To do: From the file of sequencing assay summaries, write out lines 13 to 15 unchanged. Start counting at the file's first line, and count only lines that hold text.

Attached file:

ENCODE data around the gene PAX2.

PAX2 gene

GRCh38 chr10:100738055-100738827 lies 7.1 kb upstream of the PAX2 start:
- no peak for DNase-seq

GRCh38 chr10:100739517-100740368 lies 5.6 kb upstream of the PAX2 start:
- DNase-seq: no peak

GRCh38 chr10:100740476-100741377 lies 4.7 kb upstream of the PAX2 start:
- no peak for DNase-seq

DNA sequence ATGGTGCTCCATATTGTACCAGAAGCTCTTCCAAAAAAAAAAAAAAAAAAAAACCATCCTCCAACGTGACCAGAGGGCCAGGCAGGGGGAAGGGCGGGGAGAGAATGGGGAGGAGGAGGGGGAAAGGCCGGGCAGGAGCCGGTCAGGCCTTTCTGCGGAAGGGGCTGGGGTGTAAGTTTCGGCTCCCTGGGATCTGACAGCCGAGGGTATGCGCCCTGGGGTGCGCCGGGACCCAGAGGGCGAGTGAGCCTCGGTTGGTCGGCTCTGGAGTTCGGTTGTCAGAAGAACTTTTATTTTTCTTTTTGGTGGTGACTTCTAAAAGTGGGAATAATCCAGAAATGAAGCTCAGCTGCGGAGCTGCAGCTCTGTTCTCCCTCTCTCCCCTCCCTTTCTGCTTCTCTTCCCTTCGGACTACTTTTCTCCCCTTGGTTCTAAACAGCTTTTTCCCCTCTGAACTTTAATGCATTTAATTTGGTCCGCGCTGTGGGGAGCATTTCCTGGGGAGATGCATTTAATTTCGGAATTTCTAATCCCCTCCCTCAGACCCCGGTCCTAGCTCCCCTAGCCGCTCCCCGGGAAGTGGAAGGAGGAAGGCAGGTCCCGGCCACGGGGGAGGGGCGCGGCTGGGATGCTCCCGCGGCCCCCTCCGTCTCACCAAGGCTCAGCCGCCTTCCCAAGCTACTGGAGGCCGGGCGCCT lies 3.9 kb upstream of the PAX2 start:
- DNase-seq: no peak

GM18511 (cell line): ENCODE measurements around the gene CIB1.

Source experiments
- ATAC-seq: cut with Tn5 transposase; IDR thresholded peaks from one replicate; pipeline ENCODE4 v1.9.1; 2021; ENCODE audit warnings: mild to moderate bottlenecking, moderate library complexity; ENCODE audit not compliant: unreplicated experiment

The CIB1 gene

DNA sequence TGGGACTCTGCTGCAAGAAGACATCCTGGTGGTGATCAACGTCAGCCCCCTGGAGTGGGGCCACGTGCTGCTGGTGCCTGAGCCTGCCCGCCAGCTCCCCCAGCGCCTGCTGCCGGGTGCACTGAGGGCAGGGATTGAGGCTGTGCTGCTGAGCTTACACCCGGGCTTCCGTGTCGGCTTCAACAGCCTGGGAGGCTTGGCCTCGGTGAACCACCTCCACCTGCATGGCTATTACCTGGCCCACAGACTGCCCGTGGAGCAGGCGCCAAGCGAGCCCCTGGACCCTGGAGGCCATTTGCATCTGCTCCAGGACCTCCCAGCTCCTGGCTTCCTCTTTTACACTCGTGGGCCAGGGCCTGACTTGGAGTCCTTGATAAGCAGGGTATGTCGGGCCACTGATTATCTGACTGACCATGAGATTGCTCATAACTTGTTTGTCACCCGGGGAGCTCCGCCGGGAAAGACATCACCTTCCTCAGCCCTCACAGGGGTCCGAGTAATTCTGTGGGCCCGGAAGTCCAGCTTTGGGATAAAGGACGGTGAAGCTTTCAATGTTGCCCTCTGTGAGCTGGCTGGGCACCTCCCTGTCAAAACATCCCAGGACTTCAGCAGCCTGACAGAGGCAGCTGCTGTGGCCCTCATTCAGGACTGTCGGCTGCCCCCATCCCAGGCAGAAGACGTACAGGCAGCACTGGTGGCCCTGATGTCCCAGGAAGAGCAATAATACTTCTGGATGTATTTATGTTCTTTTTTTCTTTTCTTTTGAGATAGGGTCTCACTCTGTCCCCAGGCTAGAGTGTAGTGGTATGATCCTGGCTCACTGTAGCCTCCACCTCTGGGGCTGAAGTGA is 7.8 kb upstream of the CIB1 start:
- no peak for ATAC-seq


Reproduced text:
- ATAC-seq: cut with Tn5 transposase; IDR thresholded peaks from one replicate; pipeline ENCODE4 v1.9.1; 2021; ENCODE audit warnings: mild to moderate bottlenecking, moderate library complexity; ENCODE audit not compliant: unreplicated experiment

The CIB1 gene

DNA sequence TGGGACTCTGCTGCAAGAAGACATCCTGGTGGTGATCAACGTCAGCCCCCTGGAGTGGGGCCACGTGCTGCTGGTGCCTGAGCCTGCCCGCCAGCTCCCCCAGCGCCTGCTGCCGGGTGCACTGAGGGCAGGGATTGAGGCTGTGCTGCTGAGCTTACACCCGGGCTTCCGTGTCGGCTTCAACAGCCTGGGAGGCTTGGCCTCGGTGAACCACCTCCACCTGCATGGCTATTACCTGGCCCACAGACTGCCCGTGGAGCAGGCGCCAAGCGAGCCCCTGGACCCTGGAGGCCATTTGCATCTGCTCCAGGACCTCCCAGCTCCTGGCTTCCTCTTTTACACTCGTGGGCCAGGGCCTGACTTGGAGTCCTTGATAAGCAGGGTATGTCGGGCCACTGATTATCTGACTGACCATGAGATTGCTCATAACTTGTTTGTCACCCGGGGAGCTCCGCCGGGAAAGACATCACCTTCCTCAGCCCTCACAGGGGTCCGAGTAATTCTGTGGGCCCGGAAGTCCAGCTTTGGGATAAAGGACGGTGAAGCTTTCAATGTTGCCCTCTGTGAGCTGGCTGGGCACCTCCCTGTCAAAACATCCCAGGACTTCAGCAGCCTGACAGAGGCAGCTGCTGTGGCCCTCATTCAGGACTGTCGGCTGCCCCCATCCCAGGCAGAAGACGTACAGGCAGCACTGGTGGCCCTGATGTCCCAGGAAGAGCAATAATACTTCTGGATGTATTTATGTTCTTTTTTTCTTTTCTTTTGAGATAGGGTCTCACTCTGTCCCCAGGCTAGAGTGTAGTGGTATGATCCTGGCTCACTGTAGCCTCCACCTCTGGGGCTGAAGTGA is 7.8 kb upstream of the CIB1 start: